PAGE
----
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Chile's New President Seeks Quick Recovery from Quake

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After being sworn in as president of Chile on Thursday, Sebastian Pinera worked into night discussing measures with cabinet members for recovery from the 8.8-magnitude quake that hit the South American nation on Feb. 27.

The first Council of Ministers began late Thursday night with the Emergency Committee, governors, military chiefs giving detailed reports on the situation of devastated areas.

Chile's government spokeswoman Ena von Baer said that Education Minister Joaquin Lavin had been instructed to work for swift reopening of schools.

The discussion of the key task force in recovery efforts -- the Reconstruction Committee -- began at 1:30 a.m. local time (0430 GMT) on Friday.

The committee, comprising ministers of interior, presidency, public works, housing, transportation, education, health, treasury and economy, is expected to launch an all-round campaign to restore normality to affected regions.

The hardest-hit regions by the earthquake and the following tsunami accounted for 13 percent of gross domestic product (GDP) and about 25 percent of the industrial production of the country, according to the Central Bank.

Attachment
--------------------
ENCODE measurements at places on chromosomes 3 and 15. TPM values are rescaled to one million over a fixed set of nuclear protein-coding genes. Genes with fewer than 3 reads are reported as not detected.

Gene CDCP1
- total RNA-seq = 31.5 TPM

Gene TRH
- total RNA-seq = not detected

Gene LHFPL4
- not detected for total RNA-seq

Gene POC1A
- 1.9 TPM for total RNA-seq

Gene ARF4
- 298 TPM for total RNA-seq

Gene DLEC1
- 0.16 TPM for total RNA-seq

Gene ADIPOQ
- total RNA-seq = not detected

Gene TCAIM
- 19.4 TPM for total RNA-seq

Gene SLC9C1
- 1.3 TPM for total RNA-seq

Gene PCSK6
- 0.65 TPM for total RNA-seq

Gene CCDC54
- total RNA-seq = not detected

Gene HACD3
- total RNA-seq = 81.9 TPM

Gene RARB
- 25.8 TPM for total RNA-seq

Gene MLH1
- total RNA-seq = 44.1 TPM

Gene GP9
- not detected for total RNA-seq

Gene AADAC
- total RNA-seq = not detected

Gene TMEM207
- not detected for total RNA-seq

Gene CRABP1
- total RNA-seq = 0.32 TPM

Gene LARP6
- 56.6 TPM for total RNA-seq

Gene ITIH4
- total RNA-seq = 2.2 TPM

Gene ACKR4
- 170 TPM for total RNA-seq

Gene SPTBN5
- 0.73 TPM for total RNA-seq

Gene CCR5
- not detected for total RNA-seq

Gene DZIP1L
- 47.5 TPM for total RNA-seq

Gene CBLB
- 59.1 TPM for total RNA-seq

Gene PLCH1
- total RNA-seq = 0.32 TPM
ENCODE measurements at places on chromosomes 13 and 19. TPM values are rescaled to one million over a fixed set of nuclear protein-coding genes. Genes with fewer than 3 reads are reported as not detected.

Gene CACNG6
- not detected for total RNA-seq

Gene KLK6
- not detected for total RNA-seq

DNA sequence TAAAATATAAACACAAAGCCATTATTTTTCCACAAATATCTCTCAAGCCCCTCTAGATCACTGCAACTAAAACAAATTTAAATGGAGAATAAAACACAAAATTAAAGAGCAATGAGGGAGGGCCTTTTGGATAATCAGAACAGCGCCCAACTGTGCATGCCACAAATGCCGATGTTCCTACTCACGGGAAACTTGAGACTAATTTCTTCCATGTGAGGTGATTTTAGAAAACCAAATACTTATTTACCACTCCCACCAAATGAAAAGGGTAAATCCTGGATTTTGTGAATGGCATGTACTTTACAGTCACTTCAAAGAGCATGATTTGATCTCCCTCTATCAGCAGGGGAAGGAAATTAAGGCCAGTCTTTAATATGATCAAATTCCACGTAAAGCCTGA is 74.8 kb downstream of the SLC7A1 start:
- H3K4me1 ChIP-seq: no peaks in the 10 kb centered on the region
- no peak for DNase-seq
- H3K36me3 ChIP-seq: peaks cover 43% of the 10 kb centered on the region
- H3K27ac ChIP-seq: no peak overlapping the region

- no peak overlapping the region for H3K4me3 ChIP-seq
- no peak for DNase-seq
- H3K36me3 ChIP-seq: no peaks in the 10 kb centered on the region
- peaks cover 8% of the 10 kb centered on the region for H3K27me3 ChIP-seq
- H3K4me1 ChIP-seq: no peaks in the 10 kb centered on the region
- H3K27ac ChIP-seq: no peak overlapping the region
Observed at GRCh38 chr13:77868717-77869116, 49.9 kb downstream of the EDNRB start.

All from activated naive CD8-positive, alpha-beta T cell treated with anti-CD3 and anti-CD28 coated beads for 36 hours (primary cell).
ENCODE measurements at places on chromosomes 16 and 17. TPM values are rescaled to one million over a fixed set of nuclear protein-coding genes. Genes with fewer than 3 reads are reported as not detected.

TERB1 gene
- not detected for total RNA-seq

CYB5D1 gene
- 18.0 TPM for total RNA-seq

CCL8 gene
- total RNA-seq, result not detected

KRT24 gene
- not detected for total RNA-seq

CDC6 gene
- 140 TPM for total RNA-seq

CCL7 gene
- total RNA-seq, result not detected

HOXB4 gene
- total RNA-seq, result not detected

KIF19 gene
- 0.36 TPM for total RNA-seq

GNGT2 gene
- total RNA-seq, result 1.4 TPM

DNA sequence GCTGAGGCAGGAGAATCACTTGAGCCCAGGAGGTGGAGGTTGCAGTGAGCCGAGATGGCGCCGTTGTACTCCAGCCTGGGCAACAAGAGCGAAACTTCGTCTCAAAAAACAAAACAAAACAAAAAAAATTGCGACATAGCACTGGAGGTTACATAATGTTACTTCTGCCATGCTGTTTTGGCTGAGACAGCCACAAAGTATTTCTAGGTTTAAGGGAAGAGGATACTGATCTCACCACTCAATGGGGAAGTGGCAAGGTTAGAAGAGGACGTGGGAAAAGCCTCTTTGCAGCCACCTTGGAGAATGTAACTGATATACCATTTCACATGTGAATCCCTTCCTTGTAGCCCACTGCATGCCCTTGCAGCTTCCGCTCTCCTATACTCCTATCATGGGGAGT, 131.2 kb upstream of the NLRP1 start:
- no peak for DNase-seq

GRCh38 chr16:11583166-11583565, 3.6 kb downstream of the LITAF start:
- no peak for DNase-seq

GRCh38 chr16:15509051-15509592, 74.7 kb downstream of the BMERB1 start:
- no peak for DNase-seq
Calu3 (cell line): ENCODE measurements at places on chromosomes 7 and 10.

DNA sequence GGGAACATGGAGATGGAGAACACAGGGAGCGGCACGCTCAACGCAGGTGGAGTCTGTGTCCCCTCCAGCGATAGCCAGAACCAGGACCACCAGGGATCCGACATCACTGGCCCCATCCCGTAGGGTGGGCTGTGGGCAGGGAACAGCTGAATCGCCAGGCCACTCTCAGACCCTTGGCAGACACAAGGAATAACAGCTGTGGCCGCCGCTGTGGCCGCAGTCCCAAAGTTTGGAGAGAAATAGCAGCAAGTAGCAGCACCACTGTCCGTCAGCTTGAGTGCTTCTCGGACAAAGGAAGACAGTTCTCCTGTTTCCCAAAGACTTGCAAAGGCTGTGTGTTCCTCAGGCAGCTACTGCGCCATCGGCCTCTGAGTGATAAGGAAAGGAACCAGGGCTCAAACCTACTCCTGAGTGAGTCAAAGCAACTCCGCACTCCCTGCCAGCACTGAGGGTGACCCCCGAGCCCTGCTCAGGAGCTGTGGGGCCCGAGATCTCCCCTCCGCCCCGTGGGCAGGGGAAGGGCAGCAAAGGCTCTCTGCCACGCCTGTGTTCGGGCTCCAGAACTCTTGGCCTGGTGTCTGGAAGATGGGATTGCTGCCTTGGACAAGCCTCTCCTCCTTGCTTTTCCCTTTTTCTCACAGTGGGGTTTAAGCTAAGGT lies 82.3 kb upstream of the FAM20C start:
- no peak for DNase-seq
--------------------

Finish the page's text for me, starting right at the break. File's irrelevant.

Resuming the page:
Economists have predicted a 4.5 percent growth of GDP for 2010, 1.5 points lower than the 6 percent average annual expansion proposed by Pinera's economic program.

However, the new government has foreseen an upturn of the country's economy in the second half of the year.

Loss caused by the quake, which killed more than 500 people, is estimated at between US$20 billion and US$30 billion.

Considering the magnitude of the damage, Pinera's government estimates that reconstruction efforts will span at least three years.

(Xinhua News Agency March 2010)


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